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Separation or Divorce?

(6 Posts)
Handywoman Sat 07-Sep-13 15:47:56

Thanks. I agree two years is a long time, I'm sure he will have drifted into a new relationship by then. He will definitely agree to a divorce on grounds of separation. Unreasonable behaviour probably will cause problems. My problem is that I have zero faith in him doing the right thing re contact with kids. He is already asking me to change my working hours. (really difficult) in order that he can go out and party. I have suggested regularising my work pattern to alternate weekends so things are more predictable. This has been met with a stony silence. This before the word 'divorce' has even been mentioned. I can feel the goodwill rapidly slipping away anyway. When we split I thought he would be a bit more capable and less resentful over having the kids. At first he was, but not any more. Animosity seems to be building out if his resentment, so things seem to be getting worse not better. It's not like he's pining for me either (he's told people he doesn't miss me even though I asked him to leave after ten years of moods, low level controlling behaviour, anger and continual opt-out of caring for the kids/house/finances). STIDW thanks for putting it so clearly. Still not sure what to do. We separated in June.

STIDW Sat 07-Sep-13 12:21:12

When someone petitions before both parties have had time to adjust to the emotional realities of divorce citing unreasonable behaviour it can inflame the situation making negotiations difficult or impossible. Little or no constructive progress can then be made without starting court proceedings which may inflame the situation further, run up legal expenses and damage long term family relationships more than necessary impacting badly on any children.

The advantages of a separation agreement is the finances can be separated and the divorce dealt with later when emotions aren't quite so raw and separation is a less contentious reason than unreasonable behaviour. Progress can be quicker and more constructive when emotions aren't so raw. If there is full disclosure, both parties have legal advice and the agreement is fair (complies with the law) a separation agreement will carry considerable weight in a court should there be any problems later. A judge can make an enforceable court order in the same or similar terms to the agreement.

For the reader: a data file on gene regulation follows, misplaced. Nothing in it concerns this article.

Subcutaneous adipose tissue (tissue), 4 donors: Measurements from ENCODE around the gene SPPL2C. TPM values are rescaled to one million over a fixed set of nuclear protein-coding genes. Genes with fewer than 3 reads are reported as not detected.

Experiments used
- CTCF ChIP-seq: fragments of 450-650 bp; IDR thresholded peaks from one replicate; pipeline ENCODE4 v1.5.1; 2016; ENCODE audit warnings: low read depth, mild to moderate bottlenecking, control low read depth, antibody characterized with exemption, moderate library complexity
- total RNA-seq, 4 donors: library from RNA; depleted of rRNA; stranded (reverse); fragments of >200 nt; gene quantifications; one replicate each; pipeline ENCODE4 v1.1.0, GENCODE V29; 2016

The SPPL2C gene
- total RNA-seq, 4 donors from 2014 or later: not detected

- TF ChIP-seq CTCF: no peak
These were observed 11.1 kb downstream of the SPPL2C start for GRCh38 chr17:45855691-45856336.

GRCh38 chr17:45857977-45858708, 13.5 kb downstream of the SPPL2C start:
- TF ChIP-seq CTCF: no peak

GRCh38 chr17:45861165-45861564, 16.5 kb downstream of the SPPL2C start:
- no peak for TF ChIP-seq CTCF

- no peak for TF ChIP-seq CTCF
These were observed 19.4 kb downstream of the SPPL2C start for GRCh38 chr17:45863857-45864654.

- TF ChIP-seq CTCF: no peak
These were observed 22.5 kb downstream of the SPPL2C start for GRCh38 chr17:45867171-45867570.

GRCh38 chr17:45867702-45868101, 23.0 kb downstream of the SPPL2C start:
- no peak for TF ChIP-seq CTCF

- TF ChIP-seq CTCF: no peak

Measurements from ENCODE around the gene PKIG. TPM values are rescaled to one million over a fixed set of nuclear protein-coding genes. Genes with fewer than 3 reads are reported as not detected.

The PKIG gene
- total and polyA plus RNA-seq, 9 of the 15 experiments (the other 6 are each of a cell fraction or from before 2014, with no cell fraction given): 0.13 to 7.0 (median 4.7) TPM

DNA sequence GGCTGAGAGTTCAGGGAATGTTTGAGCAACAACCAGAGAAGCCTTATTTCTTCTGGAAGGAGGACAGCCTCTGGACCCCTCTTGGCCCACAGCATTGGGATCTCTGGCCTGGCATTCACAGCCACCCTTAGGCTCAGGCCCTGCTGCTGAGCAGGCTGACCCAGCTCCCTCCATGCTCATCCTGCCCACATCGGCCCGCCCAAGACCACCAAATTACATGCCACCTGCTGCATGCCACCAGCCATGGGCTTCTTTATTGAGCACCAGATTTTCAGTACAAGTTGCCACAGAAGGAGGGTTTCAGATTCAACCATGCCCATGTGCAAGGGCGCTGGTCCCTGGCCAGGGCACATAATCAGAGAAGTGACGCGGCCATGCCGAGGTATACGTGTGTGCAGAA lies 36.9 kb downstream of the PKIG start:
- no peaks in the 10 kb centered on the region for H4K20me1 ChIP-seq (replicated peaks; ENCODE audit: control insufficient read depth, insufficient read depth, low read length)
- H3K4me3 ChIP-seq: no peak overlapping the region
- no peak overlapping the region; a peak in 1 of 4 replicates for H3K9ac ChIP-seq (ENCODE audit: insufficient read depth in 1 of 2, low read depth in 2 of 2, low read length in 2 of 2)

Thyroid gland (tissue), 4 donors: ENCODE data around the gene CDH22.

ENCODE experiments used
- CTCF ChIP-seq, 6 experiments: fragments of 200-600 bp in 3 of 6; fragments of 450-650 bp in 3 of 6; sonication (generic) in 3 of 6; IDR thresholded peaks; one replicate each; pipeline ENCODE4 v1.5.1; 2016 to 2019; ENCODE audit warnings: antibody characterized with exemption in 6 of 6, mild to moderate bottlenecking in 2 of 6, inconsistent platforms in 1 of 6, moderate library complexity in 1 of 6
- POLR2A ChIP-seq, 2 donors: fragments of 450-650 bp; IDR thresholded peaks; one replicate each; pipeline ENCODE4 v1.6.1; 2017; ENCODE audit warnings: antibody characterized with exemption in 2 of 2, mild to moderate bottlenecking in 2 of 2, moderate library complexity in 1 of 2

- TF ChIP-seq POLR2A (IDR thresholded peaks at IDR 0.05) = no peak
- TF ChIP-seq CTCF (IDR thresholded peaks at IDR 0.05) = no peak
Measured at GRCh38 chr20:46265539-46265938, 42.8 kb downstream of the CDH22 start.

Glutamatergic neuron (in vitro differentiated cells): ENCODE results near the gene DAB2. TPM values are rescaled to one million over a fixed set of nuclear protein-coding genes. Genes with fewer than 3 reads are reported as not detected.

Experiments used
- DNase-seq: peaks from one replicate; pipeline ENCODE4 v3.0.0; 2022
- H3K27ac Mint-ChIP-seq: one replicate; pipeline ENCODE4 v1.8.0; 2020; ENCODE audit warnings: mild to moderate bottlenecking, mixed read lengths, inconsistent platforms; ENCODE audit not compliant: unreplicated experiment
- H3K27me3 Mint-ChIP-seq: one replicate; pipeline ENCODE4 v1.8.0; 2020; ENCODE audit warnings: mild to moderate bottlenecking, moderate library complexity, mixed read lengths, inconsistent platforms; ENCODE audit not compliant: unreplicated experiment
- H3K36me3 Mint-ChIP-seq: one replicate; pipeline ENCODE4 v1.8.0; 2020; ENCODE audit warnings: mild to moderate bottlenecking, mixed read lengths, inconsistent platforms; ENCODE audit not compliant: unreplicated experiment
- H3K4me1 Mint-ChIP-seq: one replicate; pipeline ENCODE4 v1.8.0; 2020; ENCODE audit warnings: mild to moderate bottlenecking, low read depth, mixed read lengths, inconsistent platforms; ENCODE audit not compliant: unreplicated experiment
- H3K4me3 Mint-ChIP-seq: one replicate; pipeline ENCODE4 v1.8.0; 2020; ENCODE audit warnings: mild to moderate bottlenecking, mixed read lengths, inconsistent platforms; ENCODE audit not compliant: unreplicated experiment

The disadvantages are a separation agreement is always subject to review. To dismiss future claims the agreement needs later to be drafted by a solicitor into a consent order which is legally binding and enforceable once ratified by the court. So there is an additional cost of preparing and drafting two documents instead of one. However that would be significantly less than the expense of high levels of conflict and the legal costs associated with going to court.

Sidge Sat 07-Sep-13 11:57:12

Two years is a long time.

Divorce would give you legal and financial 'freedom'. It means you are no longer associated in any way which could be useful for organising your finances and things like pensions, benefits etc.

prh47bridge Sat 07-Sep-13 11:48:48

You would only be able to get a divorce in 2 years time if he agrees. If he doesn't agree you will have to wait 5 years. I would get on with it if I were you.

Lonecatwithkitten Sat 07-Sep-13 10:25:55

Personally I think he's not going to like it whatever you do. Better to go the whole hog now sort out finances and arrangements for children. Rather than have him be resentful now and thn again in 2 years time.

Handywoman Sat 07-Sep-13 10:09:04

Can somebody please tell me what are the advantages (if any) of divorce straight away or separation agreement then 'no fault divorce' 2 years later? I am concerned about aggravating my inept STBXH with a petition for unreasonable behaviour. Yet he has not changed his behaviour one bit (resentful re kids & practicalities and feeling 'governed by me' - his choice) since we separated in June. I am concerned he will drift into a new relationship and would like to divorce him. It's a minefield. Any advice??

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